WordPress Translation Day 3

I’m so happy that I was a part of this years (2017) WordPress Translation Day (#WPTranslationDay) organizing team! Making it possible isn’t an easy task especially when it’s on our spare time as contributors but good things always come when you have a great team. My main part was contributing with this years website as a lead WordPress developer for the ‘project’ creating the custom theme & plugins needed along with the awesome guys & girls from the #WPTranslationDay team.

Shouts to: Pascal CasierBirgit OlzemRaffaella IsidoriTor-Björn FjellnerJean-Baptiste AudrasTung Du and Dipesh Kakadiya ).

Check out Raffaellas awesome ‘Case History’ post for a complete step by step process on how we made it possible!

I also attended our local-event here in Greece to spread the word and help as much as possible the new faces that wanted to contribute.

What is #WPTranslationDay3 you ask? Well let’s see!

On September 30 2017, the WordPress Polyglots Team – whose mission is to translate WordPress into as many languages as possible – held its Third Global WordPress Translation Day.

A 24-hour, round-the-clock, digital and physical global marathon dedicated to the localisation and internationalization of the WordPress platform and ecosystem, a structure that powers, today, over 28% of all existing websites.

The localisation process allows for WordPress and for all WordPress-related products (themes and plugins) to be available in local languages, so to improve their accessibility and usage and to allow as many people as possible to take advantage of the free platform and services available.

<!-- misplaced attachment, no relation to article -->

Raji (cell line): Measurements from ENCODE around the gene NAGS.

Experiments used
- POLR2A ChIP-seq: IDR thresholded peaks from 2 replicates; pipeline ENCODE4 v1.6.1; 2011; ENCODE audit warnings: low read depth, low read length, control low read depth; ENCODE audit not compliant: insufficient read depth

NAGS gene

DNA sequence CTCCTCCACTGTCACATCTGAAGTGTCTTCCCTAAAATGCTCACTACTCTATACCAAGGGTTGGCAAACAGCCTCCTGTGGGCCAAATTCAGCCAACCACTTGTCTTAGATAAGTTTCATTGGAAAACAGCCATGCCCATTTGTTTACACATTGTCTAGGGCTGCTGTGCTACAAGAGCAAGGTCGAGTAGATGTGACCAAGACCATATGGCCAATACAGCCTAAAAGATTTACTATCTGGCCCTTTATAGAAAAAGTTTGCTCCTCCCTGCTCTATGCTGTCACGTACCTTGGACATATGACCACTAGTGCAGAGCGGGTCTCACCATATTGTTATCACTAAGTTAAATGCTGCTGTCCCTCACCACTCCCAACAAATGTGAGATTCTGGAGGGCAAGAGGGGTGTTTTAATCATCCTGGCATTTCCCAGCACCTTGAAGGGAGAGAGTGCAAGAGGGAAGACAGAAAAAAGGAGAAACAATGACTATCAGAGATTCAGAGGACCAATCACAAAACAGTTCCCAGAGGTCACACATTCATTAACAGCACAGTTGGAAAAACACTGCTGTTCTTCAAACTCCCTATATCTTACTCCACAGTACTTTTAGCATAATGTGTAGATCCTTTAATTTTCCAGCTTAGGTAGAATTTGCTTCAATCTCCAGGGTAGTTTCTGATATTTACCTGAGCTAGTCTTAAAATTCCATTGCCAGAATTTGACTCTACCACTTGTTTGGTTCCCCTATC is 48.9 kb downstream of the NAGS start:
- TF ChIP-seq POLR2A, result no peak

A big, fun, useful and enlightening party and a lovely mix of growing, giving, learning and teaching, to empower, and cultivate, and shine.

In a (not completely) serendipitous coincidence, September 30 has also been declared by the United Nations “International Translation Day”, to pay homage to the great services of translators everywhere, one that allows communication and exchange.

The event featured a series of multi-language live speeches (training sessions, tutorials, case histories, etc.) that were screen-casted through streaming, starting from Australia and the Far East and ending in the Western parts of the United States.

In that same 24-hour time frame, Polyglots worldwide also gathered physically in local events, for dedicated training and translations sprints (and for some fun and socializing as well), while those unable to physically join their teams did so remotely.